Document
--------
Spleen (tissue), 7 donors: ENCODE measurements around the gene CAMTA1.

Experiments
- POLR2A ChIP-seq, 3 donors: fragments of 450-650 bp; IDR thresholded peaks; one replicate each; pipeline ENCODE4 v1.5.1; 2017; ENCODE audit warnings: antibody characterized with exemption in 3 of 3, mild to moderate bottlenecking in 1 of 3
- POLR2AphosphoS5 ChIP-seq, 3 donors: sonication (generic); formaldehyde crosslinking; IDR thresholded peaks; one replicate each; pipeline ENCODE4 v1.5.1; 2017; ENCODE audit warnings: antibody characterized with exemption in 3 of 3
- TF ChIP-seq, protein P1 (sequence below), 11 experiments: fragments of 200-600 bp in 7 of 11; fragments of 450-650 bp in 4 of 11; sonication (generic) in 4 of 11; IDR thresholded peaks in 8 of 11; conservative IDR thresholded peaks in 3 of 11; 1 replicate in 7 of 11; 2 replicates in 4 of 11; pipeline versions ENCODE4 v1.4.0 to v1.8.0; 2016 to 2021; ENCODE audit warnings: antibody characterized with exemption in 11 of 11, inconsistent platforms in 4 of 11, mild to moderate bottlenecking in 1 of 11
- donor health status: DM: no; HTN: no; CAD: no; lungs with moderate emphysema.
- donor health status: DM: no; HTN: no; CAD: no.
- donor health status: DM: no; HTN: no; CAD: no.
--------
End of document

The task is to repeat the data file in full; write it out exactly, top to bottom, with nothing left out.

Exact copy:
Spleen (tissue), 7 donors: ENCODE measurements around the gene CAMTA1.

Experiments
- POLR2A ChIP-seq, 3 donors: fragments of 450-650 bp; IDR thresholded peaks; one replicate each; pipeline ENCODE4 v1.5.1; 2017; ENCODE audit warnings: antibody characterized with exemption in 3 of 3, mild to moderate bottlenecking in 1 of 3
- POLR2AphosphoS5 ChIP-seq, 3 donors: sonication (generic); formaldehyde crosslinking; IDR thresholded peaks; one replicate each; pipeline ENCODE4 v1.5.1; 2017; ENCODE audit warnings: antibody characterized with exemption in 3 of 3
- TF ChIP-seq, protein P1 (sequence below), 11 experiments: fragments of 200-600 bp in 7 of 11; fragments of 450-650 bp in 4 of 11; sonication (generic) in 4 of 11; IDR thresholded peaks in 8 of 11; conservative IDR thresholded peaks in 3 of 11; 1 replicate in 7 of 11; 2 replicates in 4 of 11; pipeline versions ENCODE4 v1.4.0 to v1.8.0; 2016 to 2021; ENCODE audit warnings: antibody characterized with exemption in 11 of 11, inconsistent platforms in 4 of 11, mild to moderate bottlenecking in 1 of 11
- donor health status: DM: no; HTN: no; CAD: no; lungs with moderate emphysema.
- donor health status: DM: no; HTN: no; CAD: no.
- donor health status: DM: no; HTN: no; CAD: no.